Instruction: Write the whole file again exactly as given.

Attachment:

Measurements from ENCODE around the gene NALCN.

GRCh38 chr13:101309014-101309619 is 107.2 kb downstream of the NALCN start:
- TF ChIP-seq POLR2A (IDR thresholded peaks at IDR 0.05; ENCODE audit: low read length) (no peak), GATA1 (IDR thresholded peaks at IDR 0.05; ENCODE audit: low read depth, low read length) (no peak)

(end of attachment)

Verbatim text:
Measurements from ENCODE around the gene NALCN.

GRCh38 chr13:101309014-101309619 is 107.2 kb downstream of the NALCN start:
- TF ChIP-seq POLR2A (IDR thresholded peaks at IDR 0.05; ENCODE audit: low read length) (no peak), GATA1 (IDR thresholded peaks at IDR 0.05; ENCODE audit: low read depth, low read length) (no peak)